Installation from Docker
Images are tagged using the following notation:
xis the major version number): any minor or patch updates will be included in this. If you’re ok getting new features occasionally and all the bug fixes, this is the tag for you. Any changes to this image tag will not require a database migration.
yis the minor version number): any patch updates will be included with this tag. If you like getting fixes and having features change only when you want, this is the tag for you. (recommended)
zis the patch version): this tag never gets updated, and essentially freezes your version, this should only be used when you are either extending Talk or are sure of a specific version you want to freeze.
To use Talk without major customization you can run the application using our
provided docker image. The following is a
docker-compose.yml file that can
be used to setup Talk:
# For details on the syntax of docker-compose.yml files, check out: # https://docs.docker.com/compose/compose-file/compose-file-v2/ version: '2' services: talk: image: coralproject/talk:latest restart: always ports: - "3000:3000" depends_on: - mongo - redis environment: - NODE_ENV=development # remove this line in production - TALK_MONGO_URL=mongodb://mongo/talk - TALK_REDIS_URL=redis://redis - TALK_ROOT_URL=http://127.0.0.1:3000 - TALK_PORT=3000 - TALK_JWT_SECRET=password mongo: image: mongo:latest restart: always volumes: - mongo:/data/db redis: image: redis:latest restart: always volumes: - redis:/data volumes: mongo: external: false redis: external: false
This is the bare minimum needed to start Talk, for more configuration variables, check out the Configuration section.
And you can then start it with:
docker-compose up -d
This process will take a minute or two, it has to download docker images for the required databases and Talk as well as setup the environments.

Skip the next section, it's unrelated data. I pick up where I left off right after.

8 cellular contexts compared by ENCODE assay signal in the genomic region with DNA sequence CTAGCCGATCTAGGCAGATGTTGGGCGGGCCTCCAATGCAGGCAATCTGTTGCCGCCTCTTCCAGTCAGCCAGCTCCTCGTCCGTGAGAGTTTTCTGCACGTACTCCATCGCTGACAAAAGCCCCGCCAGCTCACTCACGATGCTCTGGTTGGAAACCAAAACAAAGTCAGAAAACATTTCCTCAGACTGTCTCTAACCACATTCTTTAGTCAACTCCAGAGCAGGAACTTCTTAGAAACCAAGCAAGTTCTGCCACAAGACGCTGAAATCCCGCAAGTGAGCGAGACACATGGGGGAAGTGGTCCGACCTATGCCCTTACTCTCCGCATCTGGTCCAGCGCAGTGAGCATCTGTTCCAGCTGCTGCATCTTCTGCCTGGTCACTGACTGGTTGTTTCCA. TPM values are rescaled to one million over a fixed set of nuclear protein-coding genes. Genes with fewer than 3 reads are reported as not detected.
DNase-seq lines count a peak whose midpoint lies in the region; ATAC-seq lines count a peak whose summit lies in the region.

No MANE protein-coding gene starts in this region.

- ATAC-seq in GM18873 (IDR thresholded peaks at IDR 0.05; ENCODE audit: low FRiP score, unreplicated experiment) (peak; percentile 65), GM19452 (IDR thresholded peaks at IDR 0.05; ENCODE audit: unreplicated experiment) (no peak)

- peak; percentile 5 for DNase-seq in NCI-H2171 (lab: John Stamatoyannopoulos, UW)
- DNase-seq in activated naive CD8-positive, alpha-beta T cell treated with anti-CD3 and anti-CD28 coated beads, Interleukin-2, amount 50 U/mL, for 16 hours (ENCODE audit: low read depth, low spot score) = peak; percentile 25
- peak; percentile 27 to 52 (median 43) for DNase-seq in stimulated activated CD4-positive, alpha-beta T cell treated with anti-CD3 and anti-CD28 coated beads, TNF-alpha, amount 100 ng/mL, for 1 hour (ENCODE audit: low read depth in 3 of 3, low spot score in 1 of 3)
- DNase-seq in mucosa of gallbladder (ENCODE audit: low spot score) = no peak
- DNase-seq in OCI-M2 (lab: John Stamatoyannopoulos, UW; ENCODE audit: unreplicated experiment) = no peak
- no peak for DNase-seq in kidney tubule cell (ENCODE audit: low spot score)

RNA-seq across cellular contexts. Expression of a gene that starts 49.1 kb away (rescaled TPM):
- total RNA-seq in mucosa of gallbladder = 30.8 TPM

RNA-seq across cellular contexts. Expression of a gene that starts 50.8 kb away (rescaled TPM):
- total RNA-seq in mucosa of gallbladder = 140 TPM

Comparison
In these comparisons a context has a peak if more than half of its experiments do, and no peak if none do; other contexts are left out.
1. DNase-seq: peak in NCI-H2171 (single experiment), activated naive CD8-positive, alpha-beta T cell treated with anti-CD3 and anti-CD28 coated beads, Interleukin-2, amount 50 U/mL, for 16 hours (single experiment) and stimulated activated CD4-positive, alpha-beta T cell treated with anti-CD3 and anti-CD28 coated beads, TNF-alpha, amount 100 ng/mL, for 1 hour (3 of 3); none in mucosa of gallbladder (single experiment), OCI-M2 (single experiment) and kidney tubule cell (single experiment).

Now that you’ve started the services started using compose, you should see output that resembles the following:
Creating mongo_1 ... Creating redis_1 ... Creating mongo_1 ... done Creating redis_1 ... done Creating talk_1 ... Creating talk_1 ... done
And when you run
docker-compose ps, you should see something like:
Name Command State Ports ------------------------------------------------------------------------------- mongo_1 docker-entrypoint.sh mongod Up 27017/tcp redis_1 docker-entrypoint.sh redis ... Up 6379/tcp talk_1 yarn start Up 0.0.0.0:3000->3000/tcp
At this stage, you should refer to the configuration for configuration variables that are specific to your installation.
*-onbuild images to assist and automate the customization of our
base installation with additional custom plugins. Images can be created with the
most basic of
And running the following to build the docker image:
docker build -t my-awesome-talk-image --build-arg TALK_DEFAULT_LANG=es .
Don’t forget to replace
my-awesome-talk-image with your own image name, and
specify your build variables with the
--build-arg. Refer to Dockerfile.onbuild for the
available build variables.
This accomplishes a lot:
- Copies all the files alongside the
Dockerfileinto the application directory in the Docker image.
- Installs any new dependencies that were required by any new plugins.
- Builds the new static bundles so that they are ready to serve when the image is running.
- Specifies a build time variable TALK_DEFAULT_LANG. Refer to Dockerfile.onbuild for the available build variables.
This means that you can create a repository for your organization that simply
includes the above
Dockerfile, a directory of
plugins, and a
file which specifies the activated plugins, and you can deploy Talk easily to
your containerized infrastructure. The versioning of our Docker tags as well
lets you do something like:
Which would pin your image to